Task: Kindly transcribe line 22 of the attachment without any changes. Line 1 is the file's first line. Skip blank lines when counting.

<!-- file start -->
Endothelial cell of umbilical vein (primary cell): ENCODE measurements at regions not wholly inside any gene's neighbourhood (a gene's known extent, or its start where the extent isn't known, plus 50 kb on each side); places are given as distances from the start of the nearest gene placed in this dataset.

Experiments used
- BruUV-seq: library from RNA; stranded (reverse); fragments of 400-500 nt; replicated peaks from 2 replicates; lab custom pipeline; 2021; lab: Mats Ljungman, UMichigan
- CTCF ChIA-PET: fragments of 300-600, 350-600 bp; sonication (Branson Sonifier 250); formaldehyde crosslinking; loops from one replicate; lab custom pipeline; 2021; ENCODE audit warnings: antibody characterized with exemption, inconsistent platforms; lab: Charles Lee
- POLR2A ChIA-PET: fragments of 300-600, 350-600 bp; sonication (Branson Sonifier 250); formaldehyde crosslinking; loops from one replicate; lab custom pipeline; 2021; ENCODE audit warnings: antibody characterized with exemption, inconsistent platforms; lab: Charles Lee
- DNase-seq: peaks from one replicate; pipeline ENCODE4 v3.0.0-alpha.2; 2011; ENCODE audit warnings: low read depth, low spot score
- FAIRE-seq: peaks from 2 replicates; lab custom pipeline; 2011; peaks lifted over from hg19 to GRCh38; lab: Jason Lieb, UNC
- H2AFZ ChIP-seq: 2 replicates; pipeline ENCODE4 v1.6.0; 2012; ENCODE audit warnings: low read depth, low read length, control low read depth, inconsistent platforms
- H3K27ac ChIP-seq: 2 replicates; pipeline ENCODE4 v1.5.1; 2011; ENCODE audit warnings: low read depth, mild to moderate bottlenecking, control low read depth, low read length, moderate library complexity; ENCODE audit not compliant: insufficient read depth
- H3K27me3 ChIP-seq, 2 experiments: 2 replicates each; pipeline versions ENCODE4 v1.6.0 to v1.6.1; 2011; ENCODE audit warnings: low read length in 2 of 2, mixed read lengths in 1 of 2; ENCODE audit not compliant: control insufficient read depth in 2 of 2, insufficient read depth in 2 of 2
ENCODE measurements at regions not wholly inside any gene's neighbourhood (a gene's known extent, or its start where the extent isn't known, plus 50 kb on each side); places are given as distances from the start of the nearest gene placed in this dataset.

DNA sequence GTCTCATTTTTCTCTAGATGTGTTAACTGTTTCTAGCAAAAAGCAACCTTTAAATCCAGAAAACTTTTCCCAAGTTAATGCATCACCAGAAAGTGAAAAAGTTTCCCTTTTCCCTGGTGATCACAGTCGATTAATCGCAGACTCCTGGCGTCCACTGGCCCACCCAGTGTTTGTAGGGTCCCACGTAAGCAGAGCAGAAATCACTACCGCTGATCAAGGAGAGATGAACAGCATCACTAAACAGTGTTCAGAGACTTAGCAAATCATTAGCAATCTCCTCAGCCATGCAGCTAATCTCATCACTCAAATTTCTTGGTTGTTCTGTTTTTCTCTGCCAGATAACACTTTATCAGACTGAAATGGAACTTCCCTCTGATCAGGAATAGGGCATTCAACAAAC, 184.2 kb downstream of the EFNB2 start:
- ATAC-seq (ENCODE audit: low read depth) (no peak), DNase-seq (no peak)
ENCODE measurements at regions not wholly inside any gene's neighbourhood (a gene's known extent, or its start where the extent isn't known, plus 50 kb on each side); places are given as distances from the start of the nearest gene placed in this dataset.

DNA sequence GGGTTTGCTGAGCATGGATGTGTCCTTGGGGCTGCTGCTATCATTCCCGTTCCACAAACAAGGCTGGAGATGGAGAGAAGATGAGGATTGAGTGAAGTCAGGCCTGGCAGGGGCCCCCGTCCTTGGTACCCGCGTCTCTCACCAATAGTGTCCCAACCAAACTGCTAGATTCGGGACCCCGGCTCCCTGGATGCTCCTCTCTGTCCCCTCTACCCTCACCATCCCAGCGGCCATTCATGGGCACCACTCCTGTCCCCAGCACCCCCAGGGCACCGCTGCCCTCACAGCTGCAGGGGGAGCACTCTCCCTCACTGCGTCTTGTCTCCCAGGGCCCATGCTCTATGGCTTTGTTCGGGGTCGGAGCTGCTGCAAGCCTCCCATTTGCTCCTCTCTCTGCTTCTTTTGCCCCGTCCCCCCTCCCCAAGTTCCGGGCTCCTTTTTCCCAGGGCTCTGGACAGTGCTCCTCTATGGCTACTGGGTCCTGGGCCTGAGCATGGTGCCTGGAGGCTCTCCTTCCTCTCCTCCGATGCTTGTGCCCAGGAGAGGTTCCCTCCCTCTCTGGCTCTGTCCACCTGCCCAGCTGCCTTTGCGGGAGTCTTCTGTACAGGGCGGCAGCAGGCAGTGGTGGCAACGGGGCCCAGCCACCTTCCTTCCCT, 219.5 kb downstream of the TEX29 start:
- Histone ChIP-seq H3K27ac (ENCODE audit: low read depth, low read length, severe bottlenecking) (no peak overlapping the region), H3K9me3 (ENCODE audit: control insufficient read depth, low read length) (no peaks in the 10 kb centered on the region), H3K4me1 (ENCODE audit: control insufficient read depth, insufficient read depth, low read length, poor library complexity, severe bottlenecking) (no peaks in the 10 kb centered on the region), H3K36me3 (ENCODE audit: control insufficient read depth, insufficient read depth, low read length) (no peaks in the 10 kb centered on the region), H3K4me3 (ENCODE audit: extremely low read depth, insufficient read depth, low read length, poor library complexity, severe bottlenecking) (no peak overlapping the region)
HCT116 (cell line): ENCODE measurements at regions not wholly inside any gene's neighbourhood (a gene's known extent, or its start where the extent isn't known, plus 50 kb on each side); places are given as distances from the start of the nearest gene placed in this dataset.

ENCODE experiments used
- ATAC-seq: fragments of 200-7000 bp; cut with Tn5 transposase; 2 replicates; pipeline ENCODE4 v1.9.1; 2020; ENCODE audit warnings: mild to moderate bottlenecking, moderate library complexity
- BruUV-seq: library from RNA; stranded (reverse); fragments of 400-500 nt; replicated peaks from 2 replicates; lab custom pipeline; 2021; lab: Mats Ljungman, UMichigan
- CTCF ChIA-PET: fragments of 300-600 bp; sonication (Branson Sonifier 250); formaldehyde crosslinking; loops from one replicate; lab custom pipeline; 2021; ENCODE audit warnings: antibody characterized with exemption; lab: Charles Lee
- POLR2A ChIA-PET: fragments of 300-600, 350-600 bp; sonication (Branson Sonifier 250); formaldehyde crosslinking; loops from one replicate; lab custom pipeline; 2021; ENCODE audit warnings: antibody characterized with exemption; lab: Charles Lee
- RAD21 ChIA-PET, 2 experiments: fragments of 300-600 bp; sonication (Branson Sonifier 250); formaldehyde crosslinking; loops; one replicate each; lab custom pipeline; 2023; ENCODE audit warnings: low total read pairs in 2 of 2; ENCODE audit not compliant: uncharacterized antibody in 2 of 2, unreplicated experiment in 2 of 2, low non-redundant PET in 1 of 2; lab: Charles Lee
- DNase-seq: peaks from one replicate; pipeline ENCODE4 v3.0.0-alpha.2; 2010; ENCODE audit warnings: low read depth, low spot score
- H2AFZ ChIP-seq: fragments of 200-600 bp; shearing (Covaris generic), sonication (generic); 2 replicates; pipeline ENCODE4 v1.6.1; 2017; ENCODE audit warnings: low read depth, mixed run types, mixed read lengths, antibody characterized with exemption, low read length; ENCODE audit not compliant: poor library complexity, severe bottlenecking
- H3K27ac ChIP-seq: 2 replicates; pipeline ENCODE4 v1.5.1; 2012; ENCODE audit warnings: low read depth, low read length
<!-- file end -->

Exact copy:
- POLR2A ChIA-PET: fragments of 300-600, 350-600 bp; sonication (Branson Sonifier 250); formaldehyde crosslinking; loops from one replicate; lab custom pipeline; 2021; ENCODE audit warnings: antibody characterized with exemption; lab: Charles Lee